The two decades bookended by the Sept. 11 attacks and the covid-19 pandemic raised a fundamental question about how Americans deal with catastrophe. Is it better to double down, preserving and expanding the status quo? Or should we respond to calamities by questioning everything?

That’s a conversation that’s next to impossible to have in the midst of a crisis. But over the years, as the country grappled with these questions, two wildly popular superhero franchises have not just dominated the box office, but staged a debate about these two approaches that politicians haven’t always been able to articulate.

The Marvel Cinematic Universe, the sprawling network of interconnected superhero films that is now the most lucrative movie franchise of all time, is a valuable argument in favor of how Americans responded to the terrorist attacks of Sept. 11, 2001. By contrast, the DC Comics superhero movies Zack Snyder made for Warner Brothers — the last of which was re-released last week on HBO Max — provide a grimmer, but further-reaching suggestion for an alternate history, one in which people respond to calamity by radically reexamining their sense of how the world works.

In the real world, the idea that a small group of fanatically committed terrorists could bring down a pair of iconic buildings and seriously damage the Pentagon armed with nothing more than boxcutters and suicidal determination was a shock. Being a superpower, it turned out, didn’t make a country invulnerable. But with the benefit of two decades worth of hindsight, it looks like that spasm went only so deep.

Lawmakers created the Transportation Security Administration. The military turned the same old war zones into the same old quagmires. The Department of Homeland Security was a new bureaucracy, but not one that represented a new idea of how to keep the country safe. But America didn’t radically reevaluate any of its core assumptions, at home or abroad.

In the Marvel Cinematic Universe, the revelations that drive the plots likewise ought to have reverberated more deeply. If Donald Trump’s presidency can spawn something like QAnon, shouldn’t the news that superpowered humans, Asgardian gods and extra-dimensional aliens really do exist — and that they’re all going to slug it out here on Earth — have driven ordinary people to some sort of extreme reaction?

That isn’t what happens. Instead, new bureaucracies like the Strategic Homeland Intervention, Enforcement, and Logistics Division, better known as S.H.I.E.L.D., and the Sentient Weapon Observation and Response Division proliferate. They’re riffs on DHS, of course, with the fictional Hydra swapped out for al-Qaeda. Even the Blip, in which the supervillain Thanos magically eliminates half the world’s population is reversed after five years without much dwelling on such a global trauma.

The parallel isn’t hard to tease out. Both the vision that a lot of Americans have about themselves and the slick consistency that undergirds the Marvel Cinematic Universe depend on the idea that nothing will ever really change. The Marvel universe is the most dominant entertainment property in the world because audiences know exactly what they’re going to get from it: a world in which order is always neatly restored after catastrophe.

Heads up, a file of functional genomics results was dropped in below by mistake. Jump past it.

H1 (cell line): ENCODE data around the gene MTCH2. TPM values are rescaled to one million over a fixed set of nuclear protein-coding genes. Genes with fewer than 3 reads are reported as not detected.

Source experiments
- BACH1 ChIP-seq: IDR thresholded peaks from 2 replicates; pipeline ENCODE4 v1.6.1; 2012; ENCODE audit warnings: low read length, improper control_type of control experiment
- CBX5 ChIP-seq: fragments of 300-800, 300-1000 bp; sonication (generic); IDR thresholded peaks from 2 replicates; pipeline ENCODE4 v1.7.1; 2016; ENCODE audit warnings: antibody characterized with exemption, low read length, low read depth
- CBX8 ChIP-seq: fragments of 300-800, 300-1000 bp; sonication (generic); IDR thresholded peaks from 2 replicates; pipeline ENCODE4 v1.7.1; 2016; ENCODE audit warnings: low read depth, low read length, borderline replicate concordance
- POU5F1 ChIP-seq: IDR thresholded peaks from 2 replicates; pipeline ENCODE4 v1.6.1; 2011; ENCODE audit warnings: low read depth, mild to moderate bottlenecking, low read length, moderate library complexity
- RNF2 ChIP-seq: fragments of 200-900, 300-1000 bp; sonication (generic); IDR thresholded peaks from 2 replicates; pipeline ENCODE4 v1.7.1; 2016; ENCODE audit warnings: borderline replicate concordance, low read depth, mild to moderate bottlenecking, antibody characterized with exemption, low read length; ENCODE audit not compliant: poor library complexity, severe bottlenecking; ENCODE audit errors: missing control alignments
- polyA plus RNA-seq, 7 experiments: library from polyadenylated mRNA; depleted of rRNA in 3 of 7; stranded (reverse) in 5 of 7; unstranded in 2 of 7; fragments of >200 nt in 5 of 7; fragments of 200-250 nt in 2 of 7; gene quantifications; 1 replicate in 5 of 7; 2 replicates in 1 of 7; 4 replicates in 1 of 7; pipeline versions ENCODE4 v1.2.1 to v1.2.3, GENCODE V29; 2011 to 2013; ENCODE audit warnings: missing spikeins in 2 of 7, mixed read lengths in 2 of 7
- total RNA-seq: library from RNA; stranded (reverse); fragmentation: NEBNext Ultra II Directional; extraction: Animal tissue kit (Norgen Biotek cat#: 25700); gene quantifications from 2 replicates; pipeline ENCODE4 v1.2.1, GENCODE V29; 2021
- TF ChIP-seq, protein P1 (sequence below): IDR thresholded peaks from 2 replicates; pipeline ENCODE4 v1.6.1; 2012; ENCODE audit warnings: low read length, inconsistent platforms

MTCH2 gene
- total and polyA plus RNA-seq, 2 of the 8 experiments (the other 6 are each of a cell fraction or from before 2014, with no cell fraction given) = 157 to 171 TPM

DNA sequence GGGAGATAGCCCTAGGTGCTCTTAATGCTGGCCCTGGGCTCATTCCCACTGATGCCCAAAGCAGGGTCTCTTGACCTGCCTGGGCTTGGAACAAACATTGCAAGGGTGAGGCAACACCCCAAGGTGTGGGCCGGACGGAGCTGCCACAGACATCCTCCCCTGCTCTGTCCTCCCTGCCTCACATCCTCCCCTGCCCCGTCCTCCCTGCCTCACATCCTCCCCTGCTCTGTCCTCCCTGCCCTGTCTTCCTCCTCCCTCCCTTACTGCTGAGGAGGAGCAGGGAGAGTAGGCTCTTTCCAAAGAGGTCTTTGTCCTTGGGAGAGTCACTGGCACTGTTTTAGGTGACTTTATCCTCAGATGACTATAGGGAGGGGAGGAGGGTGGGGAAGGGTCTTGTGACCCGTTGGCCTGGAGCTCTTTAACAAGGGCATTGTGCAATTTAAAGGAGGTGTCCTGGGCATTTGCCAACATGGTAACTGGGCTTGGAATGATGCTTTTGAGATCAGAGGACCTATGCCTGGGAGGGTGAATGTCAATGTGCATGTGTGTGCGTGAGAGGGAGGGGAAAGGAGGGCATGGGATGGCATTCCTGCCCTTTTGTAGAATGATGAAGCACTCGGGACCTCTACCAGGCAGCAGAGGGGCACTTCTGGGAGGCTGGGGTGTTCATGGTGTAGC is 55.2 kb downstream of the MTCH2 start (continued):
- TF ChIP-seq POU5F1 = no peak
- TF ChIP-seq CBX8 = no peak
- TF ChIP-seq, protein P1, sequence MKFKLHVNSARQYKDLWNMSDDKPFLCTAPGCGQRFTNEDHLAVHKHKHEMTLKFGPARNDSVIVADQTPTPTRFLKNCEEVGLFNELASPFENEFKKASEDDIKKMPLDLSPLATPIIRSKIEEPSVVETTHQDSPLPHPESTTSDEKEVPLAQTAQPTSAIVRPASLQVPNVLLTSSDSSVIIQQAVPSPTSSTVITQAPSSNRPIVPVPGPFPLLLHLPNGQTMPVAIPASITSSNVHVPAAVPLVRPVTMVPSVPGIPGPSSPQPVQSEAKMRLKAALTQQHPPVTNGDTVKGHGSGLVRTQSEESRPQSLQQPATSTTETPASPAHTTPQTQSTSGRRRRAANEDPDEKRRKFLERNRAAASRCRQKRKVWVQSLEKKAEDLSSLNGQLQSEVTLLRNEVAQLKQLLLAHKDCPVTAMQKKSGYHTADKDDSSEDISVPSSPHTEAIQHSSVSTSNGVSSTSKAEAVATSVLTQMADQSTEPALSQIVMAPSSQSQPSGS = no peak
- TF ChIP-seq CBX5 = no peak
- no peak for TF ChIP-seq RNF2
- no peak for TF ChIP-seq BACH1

Compare that perspective to the worldview of Zack Snyder’s stranger, more disturbing and less successful trilogy of Superman movies, “Man of Steel,” “Batman v. Superman: Dawn of Justice” and the recently reshot and re-released “Justice League.”

In Snyder’s stories, the revelation of god-like superheroes is a fundamentally traumatic experience for Earth. The destruction wrought by their clashes is terrible. Billionaire Bruce Wayne tries to defeat Superman and then to replace him, while tech genius Lex Luthor takes advantage of a radically altered world to attempt to fast-track scientific change. And any peace the characters win is fragile: Superman’s existence made Earth aware of a wider universe that’s too big and dangerous for humans to master, or even understand, all at once.

If the details of the Snyder-verse are bizarre, the sense of dislocation is almost more familiar than Marvel’s cheery commitment to reassurance. The contagion that’s brought the world to a standstill over the past year looks a lot more like the threats conceived by Snyder than the ones quickly dispatched by Marvel’s superheroes. It’s still not clear where and how the novel coronavirus originated. Its power to wreak havoc on the human body is not yet fully understood. The virus is still changing, turning people into the laboratories where it perfects its malevolence and reach.

And like in Snyder’s movies, this calamity has called a tremendous number of things into question, from whether offices are truly necessary, to the forms of social supports our government can provide to citizens, to the extent humanity actually has dominion over the earth.

It may be comforting to imagine living in a world like the one in the Marvel movies. But the covid-19 pandemic suggests that Snyder’s unsettling vision may have more to say about our reality — and what it demands of all of us.

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